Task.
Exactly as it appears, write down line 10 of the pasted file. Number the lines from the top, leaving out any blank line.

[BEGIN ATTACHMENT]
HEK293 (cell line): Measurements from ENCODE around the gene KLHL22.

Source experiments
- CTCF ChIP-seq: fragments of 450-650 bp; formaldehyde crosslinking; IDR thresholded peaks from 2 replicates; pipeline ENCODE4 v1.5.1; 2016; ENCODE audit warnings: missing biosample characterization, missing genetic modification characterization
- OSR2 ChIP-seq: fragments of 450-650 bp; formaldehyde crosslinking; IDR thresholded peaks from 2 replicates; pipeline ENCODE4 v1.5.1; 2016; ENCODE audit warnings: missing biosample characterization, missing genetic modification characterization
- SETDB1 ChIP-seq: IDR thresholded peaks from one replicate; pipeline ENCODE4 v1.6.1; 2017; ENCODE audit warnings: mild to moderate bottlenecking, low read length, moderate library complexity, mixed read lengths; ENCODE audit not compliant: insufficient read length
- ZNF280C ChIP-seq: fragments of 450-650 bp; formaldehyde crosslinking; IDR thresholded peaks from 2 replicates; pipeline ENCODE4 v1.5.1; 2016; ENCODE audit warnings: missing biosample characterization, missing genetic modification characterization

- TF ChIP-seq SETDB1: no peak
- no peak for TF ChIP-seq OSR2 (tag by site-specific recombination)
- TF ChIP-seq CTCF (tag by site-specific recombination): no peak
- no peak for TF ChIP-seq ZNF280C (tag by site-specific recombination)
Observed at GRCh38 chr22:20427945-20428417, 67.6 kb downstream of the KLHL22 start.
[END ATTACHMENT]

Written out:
- no peak for TF ChIP-seq ZNF280C (tag by site-specific recombination)